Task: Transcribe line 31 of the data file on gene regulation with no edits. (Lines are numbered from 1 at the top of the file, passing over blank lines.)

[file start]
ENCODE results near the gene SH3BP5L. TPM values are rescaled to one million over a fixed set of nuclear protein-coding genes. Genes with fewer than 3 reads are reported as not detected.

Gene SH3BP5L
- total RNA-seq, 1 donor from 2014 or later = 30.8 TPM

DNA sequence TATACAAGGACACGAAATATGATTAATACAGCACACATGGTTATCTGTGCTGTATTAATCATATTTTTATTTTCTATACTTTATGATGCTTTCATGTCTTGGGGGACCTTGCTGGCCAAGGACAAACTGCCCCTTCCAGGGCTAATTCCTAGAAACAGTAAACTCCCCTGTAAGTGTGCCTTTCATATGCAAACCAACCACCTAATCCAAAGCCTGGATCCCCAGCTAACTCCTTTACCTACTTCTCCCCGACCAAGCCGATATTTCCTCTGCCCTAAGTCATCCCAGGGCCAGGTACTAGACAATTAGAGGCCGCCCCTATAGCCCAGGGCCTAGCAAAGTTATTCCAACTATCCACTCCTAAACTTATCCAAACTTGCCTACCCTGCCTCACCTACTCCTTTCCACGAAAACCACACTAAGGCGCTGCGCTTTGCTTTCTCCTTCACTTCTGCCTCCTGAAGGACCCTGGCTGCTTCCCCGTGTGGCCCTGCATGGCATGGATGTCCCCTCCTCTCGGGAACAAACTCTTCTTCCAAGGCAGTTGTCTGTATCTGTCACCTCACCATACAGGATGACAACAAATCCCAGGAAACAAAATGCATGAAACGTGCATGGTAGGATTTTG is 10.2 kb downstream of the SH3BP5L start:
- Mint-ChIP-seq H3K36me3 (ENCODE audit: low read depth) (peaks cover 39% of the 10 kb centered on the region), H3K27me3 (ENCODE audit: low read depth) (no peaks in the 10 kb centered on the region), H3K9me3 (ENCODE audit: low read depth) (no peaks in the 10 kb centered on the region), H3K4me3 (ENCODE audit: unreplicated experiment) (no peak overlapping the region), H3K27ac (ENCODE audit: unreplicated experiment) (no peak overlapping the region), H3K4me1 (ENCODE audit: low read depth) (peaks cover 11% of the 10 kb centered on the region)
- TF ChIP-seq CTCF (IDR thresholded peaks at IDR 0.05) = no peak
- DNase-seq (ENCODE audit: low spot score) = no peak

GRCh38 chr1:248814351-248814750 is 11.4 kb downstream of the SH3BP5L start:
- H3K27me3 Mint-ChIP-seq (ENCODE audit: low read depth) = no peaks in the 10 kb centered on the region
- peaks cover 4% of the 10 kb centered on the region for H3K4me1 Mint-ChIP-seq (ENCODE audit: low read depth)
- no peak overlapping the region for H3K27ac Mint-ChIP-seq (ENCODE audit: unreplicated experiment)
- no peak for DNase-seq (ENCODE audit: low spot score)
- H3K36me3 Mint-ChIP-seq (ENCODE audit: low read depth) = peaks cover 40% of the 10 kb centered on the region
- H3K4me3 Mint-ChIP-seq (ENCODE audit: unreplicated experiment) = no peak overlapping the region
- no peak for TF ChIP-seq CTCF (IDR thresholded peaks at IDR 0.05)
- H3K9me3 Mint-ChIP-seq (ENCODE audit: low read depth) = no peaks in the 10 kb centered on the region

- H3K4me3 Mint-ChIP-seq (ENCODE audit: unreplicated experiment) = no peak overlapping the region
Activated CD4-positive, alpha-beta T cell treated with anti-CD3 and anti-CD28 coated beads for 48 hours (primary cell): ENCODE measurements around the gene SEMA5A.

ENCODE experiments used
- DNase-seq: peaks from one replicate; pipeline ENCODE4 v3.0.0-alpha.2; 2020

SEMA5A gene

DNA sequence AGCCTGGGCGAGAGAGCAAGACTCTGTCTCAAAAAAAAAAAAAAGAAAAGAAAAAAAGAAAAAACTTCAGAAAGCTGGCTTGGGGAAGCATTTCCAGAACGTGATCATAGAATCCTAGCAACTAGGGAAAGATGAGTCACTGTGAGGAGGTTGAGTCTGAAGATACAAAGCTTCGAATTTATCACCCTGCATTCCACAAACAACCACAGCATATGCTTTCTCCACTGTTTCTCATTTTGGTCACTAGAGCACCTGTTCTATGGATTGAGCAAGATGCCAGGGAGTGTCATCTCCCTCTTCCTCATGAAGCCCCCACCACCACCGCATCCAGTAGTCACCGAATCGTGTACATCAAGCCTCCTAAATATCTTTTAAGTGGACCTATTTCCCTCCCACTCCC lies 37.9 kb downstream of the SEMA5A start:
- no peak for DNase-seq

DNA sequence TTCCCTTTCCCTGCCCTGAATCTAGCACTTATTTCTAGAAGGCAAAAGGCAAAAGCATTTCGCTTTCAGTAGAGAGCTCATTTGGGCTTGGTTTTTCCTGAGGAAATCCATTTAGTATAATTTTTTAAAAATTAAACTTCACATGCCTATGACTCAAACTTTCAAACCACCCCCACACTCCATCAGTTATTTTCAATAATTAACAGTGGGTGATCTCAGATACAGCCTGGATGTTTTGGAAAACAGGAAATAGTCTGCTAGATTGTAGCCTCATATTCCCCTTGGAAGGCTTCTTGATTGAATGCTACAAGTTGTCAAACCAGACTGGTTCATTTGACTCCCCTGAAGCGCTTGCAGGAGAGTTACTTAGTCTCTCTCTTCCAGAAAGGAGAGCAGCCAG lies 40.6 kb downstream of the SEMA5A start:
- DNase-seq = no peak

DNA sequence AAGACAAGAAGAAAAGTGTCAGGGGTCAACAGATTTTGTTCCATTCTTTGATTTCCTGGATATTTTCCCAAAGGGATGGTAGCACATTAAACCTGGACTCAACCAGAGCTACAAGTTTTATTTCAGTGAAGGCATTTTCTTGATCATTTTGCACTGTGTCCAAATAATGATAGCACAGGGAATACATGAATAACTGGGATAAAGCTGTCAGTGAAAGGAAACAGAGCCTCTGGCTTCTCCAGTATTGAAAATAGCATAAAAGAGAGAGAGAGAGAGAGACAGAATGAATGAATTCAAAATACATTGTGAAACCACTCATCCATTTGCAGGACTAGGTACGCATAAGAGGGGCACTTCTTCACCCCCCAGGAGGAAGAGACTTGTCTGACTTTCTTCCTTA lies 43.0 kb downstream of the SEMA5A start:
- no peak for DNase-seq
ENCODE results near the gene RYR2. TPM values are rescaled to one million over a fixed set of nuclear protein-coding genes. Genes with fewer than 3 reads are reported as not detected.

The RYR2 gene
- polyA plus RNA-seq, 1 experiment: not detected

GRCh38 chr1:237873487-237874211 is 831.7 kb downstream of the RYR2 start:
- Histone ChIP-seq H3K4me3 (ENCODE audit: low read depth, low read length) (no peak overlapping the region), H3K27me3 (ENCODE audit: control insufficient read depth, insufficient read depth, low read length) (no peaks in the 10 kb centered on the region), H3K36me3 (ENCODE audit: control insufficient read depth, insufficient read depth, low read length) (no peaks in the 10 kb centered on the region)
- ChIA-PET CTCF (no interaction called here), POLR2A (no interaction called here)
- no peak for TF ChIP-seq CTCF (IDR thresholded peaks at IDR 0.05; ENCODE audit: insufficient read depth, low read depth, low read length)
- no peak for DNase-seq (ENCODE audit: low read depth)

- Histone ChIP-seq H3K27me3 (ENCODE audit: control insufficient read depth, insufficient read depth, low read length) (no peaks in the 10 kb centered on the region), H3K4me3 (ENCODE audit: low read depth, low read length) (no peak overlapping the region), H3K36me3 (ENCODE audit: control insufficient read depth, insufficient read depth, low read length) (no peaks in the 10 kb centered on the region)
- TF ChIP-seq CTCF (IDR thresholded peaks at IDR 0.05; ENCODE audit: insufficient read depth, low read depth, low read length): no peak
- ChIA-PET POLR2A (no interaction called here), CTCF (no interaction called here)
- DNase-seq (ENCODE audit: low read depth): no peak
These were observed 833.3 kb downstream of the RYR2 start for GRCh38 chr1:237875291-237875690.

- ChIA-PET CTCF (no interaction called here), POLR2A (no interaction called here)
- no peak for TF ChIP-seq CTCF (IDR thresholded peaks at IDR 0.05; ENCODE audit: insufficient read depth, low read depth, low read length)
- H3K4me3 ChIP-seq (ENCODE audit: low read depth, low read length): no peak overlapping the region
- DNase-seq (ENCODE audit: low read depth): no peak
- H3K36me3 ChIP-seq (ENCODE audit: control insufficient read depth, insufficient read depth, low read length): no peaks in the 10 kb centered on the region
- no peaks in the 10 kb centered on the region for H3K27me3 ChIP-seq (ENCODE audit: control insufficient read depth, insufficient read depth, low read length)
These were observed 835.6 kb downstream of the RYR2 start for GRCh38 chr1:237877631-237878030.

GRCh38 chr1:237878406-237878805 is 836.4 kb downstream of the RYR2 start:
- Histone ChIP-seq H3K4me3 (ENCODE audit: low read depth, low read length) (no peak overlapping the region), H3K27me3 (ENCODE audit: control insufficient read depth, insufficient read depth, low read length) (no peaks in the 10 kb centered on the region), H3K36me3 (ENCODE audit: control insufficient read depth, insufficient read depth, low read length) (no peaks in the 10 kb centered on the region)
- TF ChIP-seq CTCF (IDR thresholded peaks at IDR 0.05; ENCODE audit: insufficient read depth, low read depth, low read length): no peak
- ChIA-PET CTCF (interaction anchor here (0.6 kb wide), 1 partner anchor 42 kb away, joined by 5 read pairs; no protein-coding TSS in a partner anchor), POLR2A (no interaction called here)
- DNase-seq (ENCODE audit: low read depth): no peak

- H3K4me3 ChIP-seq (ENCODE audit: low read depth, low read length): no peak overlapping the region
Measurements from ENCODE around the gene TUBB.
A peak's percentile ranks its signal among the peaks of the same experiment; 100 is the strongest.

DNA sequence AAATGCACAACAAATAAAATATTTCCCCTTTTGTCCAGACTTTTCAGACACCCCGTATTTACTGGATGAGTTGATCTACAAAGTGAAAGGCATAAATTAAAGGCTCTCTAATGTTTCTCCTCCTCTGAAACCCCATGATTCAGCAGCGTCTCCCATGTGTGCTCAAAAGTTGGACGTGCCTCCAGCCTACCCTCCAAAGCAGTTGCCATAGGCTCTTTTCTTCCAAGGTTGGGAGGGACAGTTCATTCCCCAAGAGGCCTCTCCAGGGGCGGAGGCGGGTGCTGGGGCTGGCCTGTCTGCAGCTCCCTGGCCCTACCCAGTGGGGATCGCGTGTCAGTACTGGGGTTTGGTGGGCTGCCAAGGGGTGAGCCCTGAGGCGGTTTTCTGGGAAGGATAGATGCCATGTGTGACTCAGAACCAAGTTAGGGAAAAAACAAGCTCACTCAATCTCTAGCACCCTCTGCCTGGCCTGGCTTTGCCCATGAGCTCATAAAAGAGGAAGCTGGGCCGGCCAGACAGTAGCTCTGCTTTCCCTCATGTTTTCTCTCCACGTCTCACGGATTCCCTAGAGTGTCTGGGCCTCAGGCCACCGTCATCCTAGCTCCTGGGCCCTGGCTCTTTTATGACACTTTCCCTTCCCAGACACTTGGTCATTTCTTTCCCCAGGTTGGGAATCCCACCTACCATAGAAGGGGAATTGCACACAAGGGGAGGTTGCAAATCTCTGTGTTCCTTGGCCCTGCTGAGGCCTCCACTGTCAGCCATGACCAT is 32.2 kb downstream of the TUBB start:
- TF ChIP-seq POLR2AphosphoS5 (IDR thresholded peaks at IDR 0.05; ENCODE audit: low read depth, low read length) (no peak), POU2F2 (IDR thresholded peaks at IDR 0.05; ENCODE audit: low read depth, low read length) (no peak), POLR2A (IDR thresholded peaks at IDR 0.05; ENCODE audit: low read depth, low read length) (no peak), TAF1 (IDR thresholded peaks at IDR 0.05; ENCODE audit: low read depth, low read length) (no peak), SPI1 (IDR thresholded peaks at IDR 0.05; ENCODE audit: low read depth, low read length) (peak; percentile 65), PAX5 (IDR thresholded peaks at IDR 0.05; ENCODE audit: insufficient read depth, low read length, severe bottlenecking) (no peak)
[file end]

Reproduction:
GRCh38 chr1:237873487-237874211 is 831.7 kb downstream of the RYR2 start: